SI Vault
Kelly Whiteside
June 20, 1994
A '50s Flavor
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June 20, 1994


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He had 22 winning seasons in a 23-year career at Arizona State, compiling a 1,100-440 record. His teams made 13 trips to the College World Series, advanced to the title game six times and won two national championships. He is the only coach with national titles on the Division I, junior college and American Legion levels.

This year, in which the Sun Devils went 43-16 during the regular season, a blue-cushioned theater chair was installed in the dugout at Packard Stadium to help ease Brock's discomfort. On the road he coached from a lawn chair. After Brock returned to Tempe from Omaha, the Sun Devils set up his lawn chair in the dugout for each game.

One day at practice last month Brock told a reporter from The Arizona Republic, "The thing that scares the living hell out of me is what will happen to me if I can't coach." He stopped talking in the middle of the emotional interview when he noticed two Sun Devil players lollygagging when they were supposed to be running laps. He sent the two players home. Typical Brock.

Ask any of his 64 players who went on to play in the major leagues—ask Barry Bonds or Hubie Brooks or Pat Listach—or any of the hundreds of other players he coached, and the stories will be the same. There was the time he got so mad after one loss that he walked home, a four-mile trip, still in his uniform. And the time at practice when he stood on home plate with a scowl and a stopwatch, ready to run his team after a disappointing game the day before.

"Baseball is what kept him going," said Delnoce.

Short Hops

In the sixth inning of Saturday's title game, Oklahoma DH Damon Minor, the twin brother of Sooner first baseman Ryan Minor, hit a home run that cleared Rosenblatt's rightfield bleachers. Just beyond the bleachers is the Henry Doorly Zoo, and unreliable sources said the 400-foot shot landed between the cages of the pygmy hippos and the spider monkeys. "I think I might have killed a gorilla," quipped D. Minor of his King Kong blast....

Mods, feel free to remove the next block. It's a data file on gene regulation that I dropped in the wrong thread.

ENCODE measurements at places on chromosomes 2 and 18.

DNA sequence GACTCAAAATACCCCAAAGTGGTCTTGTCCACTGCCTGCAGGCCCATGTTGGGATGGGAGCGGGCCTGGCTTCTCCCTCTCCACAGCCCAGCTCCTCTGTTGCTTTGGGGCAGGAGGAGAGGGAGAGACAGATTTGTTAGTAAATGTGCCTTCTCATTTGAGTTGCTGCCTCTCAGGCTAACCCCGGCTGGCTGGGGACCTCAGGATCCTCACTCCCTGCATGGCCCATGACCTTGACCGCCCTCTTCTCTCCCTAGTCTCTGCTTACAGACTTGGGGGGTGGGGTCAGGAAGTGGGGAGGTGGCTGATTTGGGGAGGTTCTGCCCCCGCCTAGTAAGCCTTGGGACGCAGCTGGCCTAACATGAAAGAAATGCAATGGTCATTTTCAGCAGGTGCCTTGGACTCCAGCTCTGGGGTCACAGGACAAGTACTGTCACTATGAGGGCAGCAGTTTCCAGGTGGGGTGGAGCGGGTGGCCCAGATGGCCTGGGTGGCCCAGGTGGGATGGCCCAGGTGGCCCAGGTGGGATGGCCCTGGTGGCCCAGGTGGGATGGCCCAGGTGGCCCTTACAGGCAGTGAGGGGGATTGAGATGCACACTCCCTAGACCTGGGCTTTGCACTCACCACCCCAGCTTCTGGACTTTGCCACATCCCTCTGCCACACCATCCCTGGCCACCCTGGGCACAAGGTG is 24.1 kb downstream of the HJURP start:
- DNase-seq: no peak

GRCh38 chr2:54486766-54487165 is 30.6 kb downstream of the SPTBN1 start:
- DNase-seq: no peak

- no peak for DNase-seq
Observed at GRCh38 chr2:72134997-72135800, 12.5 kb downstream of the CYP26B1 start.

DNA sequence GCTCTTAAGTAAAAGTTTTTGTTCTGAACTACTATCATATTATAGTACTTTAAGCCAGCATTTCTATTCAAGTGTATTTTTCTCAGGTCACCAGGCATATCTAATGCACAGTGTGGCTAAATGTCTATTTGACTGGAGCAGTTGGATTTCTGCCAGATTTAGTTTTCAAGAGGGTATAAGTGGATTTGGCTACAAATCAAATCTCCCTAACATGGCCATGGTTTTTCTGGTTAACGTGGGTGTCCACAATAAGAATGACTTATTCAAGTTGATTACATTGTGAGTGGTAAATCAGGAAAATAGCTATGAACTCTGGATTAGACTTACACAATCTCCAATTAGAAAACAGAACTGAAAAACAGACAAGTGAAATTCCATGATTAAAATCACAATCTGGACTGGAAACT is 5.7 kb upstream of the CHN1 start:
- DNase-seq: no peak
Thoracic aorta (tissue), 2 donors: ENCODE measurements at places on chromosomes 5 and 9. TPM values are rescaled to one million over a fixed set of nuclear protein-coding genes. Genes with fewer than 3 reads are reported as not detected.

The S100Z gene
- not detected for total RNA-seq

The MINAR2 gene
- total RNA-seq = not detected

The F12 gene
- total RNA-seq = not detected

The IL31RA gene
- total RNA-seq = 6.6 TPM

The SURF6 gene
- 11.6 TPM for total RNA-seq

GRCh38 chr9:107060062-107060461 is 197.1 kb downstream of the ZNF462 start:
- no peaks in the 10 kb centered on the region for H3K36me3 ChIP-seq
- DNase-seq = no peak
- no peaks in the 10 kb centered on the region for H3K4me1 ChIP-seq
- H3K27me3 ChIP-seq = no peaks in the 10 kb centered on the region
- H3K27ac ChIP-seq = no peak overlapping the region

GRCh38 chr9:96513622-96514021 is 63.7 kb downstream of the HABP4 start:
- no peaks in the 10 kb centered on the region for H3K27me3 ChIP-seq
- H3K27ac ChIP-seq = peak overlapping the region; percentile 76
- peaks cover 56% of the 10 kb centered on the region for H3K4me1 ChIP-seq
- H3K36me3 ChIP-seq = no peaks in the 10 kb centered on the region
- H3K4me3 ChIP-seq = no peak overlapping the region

Fourteen of the 22 runs Georgia Tech scored in Omaha came on home runs, with Nomar Garciaparra's game-winner against Fullerton being the most notable. Nomar also had the most notable name of the series, with Oklahoma reliever Bucky Buckles running a close second. Why Nomar? "It's my dad's name spelled backwards," he said....

If you're hanging on the edge of a cliff by a rope, whom would you want holding the other end? That's what Oklahoma coaches asked their players on the first day of the season. The correct answer: Any player on the team. "Twenty-five guys pulling on the same rope" became the Sooners' motto, and they kept a white rope with a splash of red paint in the middle in their dugout all season....

Just as a few coaches stole the spotlight from their players during the NCAA basketball tournament this spring, Florida State coach Mike Martin spoke out once too often at the series. "Nobody in Nebraska has ever yelled for us," Martin said after the Seminoles' first game. "I thought this was supposed to be a neutral site." After that comment the site was anything but neutral for FSU. Martin was roundly booed, and fans held up signs like the one that read WIN A FREE SHOPPING TRIP AT FOOT LOCKER, with a bull's-eye painted underneath. The sign referred to recent revelations that Seminole football players enjoyed a free shopping spree at a Tallahassee Foot Locker (SI, May 16), in violation of NCAA rules....

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